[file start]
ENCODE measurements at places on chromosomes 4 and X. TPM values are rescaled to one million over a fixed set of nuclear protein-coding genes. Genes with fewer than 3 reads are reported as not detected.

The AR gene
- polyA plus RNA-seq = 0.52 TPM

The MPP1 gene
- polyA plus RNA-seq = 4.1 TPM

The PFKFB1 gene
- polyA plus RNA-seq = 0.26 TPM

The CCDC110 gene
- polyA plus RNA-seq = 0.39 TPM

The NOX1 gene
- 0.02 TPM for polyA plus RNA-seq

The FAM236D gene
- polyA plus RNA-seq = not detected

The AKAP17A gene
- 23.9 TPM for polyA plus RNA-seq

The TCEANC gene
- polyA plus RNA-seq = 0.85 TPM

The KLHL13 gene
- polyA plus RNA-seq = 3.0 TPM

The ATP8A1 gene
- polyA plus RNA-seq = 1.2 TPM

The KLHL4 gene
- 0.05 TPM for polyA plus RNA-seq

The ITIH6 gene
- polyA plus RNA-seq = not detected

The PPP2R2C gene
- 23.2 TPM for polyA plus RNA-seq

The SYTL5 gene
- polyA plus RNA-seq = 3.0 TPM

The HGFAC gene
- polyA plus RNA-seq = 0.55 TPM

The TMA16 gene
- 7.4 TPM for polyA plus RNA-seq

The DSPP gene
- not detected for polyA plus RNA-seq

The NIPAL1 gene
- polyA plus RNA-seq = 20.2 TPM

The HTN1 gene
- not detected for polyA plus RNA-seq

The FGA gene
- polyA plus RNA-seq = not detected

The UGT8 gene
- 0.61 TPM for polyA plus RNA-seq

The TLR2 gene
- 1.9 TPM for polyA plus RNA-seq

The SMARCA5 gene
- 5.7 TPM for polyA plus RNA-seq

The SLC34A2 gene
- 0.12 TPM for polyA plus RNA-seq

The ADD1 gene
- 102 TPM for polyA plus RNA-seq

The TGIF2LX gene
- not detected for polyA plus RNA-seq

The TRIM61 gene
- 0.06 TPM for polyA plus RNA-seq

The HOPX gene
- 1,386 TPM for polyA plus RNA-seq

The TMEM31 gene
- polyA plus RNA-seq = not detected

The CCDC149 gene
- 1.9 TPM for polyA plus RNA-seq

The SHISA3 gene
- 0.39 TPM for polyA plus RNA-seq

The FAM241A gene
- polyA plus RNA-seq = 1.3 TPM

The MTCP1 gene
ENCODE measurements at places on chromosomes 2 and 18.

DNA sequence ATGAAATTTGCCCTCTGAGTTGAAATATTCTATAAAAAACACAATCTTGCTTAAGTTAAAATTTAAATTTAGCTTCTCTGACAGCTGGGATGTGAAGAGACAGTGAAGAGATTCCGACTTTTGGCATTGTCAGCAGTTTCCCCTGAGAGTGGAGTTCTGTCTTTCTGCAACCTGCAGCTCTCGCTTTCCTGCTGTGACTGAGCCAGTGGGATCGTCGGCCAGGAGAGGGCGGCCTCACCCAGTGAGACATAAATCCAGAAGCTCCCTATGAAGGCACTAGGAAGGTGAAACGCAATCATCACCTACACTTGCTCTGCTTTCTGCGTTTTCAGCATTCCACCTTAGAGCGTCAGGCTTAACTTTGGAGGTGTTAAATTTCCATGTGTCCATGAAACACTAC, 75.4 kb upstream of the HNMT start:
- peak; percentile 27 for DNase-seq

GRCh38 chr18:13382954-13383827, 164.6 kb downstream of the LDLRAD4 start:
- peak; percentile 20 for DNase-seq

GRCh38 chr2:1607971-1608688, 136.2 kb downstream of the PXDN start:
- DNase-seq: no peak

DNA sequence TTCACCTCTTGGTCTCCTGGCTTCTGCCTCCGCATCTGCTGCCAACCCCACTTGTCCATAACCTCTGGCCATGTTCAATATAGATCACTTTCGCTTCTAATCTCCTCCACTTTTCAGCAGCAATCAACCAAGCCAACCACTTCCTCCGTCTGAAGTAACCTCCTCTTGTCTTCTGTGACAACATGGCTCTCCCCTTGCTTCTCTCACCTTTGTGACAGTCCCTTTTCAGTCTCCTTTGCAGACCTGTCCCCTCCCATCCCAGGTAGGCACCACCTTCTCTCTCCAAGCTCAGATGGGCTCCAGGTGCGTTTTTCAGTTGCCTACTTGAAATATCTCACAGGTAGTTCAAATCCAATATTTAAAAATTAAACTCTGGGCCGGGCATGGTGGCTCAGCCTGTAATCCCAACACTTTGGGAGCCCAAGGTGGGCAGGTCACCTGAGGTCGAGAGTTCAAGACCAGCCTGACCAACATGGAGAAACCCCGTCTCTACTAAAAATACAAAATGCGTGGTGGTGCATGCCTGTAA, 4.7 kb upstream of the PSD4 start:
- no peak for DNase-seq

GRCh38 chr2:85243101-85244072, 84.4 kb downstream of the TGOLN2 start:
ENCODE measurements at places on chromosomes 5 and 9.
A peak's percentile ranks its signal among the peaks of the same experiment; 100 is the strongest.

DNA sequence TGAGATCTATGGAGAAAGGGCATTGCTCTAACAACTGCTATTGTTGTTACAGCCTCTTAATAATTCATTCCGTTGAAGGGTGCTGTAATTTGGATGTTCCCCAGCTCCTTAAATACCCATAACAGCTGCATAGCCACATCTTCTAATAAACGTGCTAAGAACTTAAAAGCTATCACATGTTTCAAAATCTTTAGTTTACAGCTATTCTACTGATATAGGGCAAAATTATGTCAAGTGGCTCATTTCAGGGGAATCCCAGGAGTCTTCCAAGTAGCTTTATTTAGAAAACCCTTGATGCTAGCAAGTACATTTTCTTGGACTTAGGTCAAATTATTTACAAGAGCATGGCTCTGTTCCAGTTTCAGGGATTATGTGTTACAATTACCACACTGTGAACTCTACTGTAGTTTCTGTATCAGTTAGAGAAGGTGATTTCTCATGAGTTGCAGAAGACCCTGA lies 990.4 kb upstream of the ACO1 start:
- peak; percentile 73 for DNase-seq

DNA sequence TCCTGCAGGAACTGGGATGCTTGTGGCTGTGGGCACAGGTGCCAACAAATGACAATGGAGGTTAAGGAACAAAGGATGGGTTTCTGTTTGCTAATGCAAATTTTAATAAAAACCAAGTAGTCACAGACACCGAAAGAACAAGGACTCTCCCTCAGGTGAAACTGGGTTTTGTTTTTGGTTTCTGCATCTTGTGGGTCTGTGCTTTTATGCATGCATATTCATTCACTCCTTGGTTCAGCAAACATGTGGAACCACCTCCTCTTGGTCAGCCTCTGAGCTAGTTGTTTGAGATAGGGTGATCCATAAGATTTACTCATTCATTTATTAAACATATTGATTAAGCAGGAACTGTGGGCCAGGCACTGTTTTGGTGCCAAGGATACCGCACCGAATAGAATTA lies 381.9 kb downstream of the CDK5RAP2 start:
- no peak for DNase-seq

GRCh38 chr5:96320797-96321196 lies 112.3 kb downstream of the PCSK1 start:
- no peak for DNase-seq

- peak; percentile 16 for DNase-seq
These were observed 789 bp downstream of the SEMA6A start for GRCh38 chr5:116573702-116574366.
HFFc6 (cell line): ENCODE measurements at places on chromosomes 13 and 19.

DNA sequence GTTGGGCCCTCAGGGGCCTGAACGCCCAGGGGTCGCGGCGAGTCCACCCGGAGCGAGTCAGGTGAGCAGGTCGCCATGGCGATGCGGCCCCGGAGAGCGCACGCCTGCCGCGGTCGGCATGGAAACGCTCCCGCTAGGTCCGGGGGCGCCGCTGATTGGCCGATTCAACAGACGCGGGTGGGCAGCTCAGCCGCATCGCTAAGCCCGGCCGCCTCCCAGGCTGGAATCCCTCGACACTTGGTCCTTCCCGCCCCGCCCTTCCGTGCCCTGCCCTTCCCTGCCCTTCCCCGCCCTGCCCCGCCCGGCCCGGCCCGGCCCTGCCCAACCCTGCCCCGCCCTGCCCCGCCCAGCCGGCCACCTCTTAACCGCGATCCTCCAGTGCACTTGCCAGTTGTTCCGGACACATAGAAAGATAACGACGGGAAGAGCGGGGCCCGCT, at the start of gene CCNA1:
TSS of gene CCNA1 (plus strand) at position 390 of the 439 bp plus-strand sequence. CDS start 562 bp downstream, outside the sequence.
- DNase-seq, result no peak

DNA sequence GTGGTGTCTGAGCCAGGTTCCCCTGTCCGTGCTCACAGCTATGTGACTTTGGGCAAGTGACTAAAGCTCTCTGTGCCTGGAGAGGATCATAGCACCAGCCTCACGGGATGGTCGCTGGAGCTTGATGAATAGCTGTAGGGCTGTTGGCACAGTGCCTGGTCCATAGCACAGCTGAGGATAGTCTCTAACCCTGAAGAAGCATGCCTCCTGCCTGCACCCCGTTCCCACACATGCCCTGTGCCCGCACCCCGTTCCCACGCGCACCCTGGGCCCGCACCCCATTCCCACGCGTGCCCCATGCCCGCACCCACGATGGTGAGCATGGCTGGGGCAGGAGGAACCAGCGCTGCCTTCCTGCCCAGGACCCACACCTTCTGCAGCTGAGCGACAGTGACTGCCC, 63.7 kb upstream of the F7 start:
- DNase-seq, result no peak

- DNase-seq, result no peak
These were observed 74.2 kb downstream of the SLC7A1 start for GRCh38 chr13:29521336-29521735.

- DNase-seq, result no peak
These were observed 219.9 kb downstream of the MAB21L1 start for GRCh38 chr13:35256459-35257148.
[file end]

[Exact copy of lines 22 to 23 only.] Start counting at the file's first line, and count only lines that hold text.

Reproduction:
The KLHL4 gene
- 0.05 TPM for polyA plus RNA-seq